Art, Cybernetics and Pedagogy in Post-War Britain: Roy Ascott’s Groundcourse, Kate Sloane (Routledge)
I came across the work Roy Ascott whilst reading about Brian Eno, who was taught by Ascott on his art foundation course. Ascott seems to have had a huge influence on Eno, who at the time was developing the idea of cybernetics within teaching and fine art.
This of course was postwar and cold war, informed by ideas of codebreaking and surveillance, and emerging ideas of analysing and learning from data and knowledge. Cybernetics is one way of thinking as everything connected and with reciprocal cause and effect. We might think of this to do with computing, but the art courses Ascott ran at Ealing and Ipswich colleges predated the emergence of affordable or home computers: these courses used games, performance and emerging ideas of multimedia events to explore cause and effect, personality and group dynamics, with students having to use materials available to them, often by skipdiving, recyling or scrounging.
With these lo-fi materials, Ascott and his students explored ideas of self and team work, learning how to think, assess, question and work together. The course drew on the Basic Design and other art courses already taught in the UK, which themselves were inspired by and took ideas from Bauhaus concepts of good practice, craft, skill and how to use materials.
Ascott, however, was just as interested in questioning power and subverting it. Students would pass or fail, based on attendance: experience was prioritised over results. Staff and students learnt together, provoking the unexpected through (sometimes extreme) interventions and ideas. Students often had to undertake long-term personality changes through role playing, working on what they or other students regarded as weak or overbearing (eg talking too much, nervousness, being good at ideas but not making things). So students might find themselves restricted physically, or only allowed to speak when asked; or forced to finish projects when they were prone to interfering without following through. They were asked to adapt and change in response to others, learning new skills, also changing themselves and the group as they did so.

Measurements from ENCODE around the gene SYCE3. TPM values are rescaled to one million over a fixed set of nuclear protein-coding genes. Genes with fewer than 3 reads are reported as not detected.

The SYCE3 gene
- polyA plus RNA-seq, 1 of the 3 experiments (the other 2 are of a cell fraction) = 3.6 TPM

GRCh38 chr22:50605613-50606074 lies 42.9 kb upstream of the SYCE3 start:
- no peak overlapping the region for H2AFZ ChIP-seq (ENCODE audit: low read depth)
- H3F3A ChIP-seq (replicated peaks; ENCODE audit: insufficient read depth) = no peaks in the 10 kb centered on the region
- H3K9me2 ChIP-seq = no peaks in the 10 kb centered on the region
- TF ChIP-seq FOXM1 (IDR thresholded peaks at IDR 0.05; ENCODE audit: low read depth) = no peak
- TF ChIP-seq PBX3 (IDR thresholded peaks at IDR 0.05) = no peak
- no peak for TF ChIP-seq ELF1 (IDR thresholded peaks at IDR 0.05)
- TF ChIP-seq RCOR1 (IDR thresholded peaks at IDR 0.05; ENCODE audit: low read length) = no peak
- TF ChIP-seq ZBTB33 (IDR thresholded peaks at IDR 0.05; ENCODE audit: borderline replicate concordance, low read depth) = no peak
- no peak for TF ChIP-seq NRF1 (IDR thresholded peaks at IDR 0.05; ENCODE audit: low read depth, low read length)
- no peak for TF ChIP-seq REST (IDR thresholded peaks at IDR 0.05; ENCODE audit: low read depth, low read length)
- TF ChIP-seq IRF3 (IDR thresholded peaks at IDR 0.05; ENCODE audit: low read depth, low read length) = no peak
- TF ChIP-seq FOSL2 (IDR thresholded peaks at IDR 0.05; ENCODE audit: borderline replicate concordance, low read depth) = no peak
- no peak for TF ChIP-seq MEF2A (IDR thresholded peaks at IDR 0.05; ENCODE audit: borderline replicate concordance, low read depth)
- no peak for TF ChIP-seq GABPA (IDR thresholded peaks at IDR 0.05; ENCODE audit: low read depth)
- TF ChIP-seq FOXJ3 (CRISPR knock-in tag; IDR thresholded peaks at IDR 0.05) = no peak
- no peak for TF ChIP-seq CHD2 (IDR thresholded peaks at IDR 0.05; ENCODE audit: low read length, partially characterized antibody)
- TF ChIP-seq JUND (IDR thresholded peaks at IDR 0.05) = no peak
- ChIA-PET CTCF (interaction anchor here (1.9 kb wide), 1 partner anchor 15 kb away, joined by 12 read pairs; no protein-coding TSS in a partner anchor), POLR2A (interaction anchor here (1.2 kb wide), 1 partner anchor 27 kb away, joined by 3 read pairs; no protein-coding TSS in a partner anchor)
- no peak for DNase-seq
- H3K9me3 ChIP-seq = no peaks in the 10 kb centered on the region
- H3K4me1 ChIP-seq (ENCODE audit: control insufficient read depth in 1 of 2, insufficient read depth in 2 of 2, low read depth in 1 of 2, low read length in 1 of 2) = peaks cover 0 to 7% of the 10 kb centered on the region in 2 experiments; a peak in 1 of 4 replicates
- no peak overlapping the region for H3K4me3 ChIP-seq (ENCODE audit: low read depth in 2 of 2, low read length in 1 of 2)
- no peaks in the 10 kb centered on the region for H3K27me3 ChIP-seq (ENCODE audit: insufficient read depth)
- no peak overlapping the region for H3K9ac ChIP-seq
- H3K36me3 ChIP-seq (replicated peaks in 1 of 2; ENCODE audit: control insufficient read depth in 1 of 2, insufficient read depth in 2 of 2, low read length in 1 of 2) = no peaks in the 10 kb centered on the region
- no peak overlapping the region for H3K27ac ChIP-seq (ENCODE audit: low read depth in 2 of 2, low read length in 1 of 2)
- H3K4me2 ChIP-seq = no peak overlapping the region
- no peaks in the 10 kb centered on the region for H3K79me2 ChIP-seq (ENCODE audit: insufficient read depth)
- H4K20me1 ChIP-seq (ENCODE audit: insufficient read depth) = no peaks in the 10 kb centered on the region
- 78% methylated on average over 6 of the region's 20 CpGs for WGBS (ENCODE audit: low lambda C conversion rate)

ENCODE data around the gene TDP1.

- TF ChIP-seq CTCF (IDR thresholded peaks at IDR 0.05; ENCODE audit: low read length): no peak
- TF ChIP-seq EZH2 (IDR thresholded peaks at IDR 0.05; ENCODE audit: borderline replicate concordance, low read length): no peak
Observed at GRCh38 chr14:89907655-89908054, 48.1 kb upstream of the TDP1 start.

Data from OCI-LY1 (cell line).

This wasn’t just a project for an emerging art elite back in the Sixties though. Kate Sloane’s new book shows how these teaching and learning experiments had a wide effect, initially through happenings, concerts and performances by the Who, Eno, Pink Floyd, Mark Boyle, and many others (including many International Times events) but also influenced design, emerging technologies, game design and computers. It was part of a worldwide exploration at the time that attempted to link everything together, a world that embraced ideas of the time such as Earth mysteries and ley lines as much as quantum mechanics, computing and the social sciences.
There are, if one chooses to be optimistic, signs that education may be returning to some of these ideas, although at the moment university teaching is often cloaked in ideas of ‘reality’ and ‘preparedness for work’ (that is the world according to neoliberalism and capitalism) and less in play or self-exploration. Cybernetics may sound cold and uninspiring, but it’s one way of stepping back from the mundane and thinking about cause and effect, ourselves and others, how we learn. When we do that, we can start to learn for ourselves, and feeding our inquisitiveness and creativity, is what makes us human. Kate Sloane’s book may be an academic one, and you may need to be inventive in finding the money for the exorbitant cover price, but it is immensely readable and informative.